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How can we connect our donors with our vision in a meaningful way? Every nonprofit leader I meet with wants more than just dollars from donors; they want a deeper connection. In a few cases it is possible to take the donors to see the projects and programs personally, but the costs of doing so (money, time, staff energy) are generally prohibitive for all but the largest donors. Today I saw something much simpler that I found inspiring. I ddon’t know much about Bulembu International (yet!) but I love this Letter to Donors in 2020. Read it, honour them for the idea, and then steal it for your organization. Or better yet, come up with your own creative way to connect with donors andd let others steal it from you.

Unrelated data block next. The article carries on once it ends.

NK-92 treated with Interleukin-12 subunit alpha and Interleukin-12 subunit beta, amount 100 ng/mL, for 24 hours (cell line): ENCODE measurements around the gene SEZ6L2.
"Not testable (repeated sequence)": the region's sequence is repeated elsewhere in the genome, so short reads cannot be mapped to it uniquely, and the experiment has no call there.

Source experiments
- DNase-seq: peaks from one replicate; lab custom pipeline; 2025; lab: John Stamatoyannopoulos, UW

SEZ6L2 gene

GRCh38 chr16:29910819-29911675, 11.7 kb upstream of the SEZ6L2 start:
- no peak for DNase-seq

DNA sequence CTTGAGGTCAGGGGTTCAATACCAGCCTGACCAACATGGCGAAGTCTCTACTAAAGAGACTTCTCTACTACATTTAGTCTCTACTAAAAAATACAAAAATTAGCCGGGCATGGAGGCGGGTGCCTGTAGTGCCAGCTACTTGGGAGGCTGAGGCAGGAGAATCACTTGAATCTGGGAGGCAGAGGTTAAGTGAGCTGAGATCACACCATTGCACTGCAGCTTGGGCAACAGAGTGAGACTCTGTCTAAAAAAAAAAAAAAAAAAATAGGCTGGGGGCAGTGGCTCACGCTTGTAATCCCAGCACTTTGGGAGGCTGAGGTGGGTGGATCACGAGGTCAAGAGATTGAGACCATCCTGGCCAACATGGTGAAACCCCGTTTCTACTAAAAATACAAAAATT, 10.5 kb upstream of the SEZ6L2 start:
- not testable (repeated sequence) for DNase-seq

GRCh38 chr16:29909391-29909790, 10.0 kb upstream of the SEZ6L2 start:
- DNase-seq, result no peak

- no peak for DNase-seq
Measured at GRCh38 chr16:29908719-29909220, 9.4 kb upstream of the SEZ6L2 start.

One of the greatest challenges I see many organizations having is staying focussed on their core vision and competencies, particularly when the needs and opportunities are so diverse. This is amplified in organizations in which program staff work remotely and with great trust and independence from the main office. A recent conversation with Brady Wilson of Juice Inc. confirms this. Experienced with both corporate and nonprofit organizations, he commented on the need for the latter to identify and act on core, value-added activity. A lot of energy is squandered due to a diluted focus. I see this quite frequently and, for me, it raises concerns about the consistency and strength of the core leadership of the organization. Restoring focus is a demanding and unfailingly painful process. It requires the pruning of programs, efforts, and usually even staff and volunteers who are doing good work and are often respected and beloved. One organization with which I am familiar has taken on this challenge directly. A decade ago it had little common identity, functioning as a very loose and frequently combative assortment of independent entrepreneurial leaders who pursued their own sense of purpose with limited interest in accountability and cohesion. The result was an uneven movement with areas of great strength and achievement and others of confusion and conflict. The brand had no meaning apart from what was attributed to it at each grassroots location. It wasn’t disarray, but it was disorder. A new leader has taken on the task of reunifying the organization. To a great extent this has been successful. the “esprit de corps” is much improved, there is a growing recognition that the name and logo represent something similar in every region of the country, and new staff are comingg in without many of the old biasses and conflicts that were common in the past. There has been great cost however. Some outstanding and experienced leaders have left, some deeply hurt in the process. There seems to be less affection for the point leader than predecessors received. And some of the strongest grassroots efforts have undergone transitions that may feel like backward steps. It hasn’t been easy. Still, from my seat as an interested outsider I am both encouraged and excited about what is developing. Alignment has been costly, but it has created the potential for greater synergy and outcomes than could have been possible before. What is happening in your organization that is out of step with your core vision? When will you pay the price to fix it?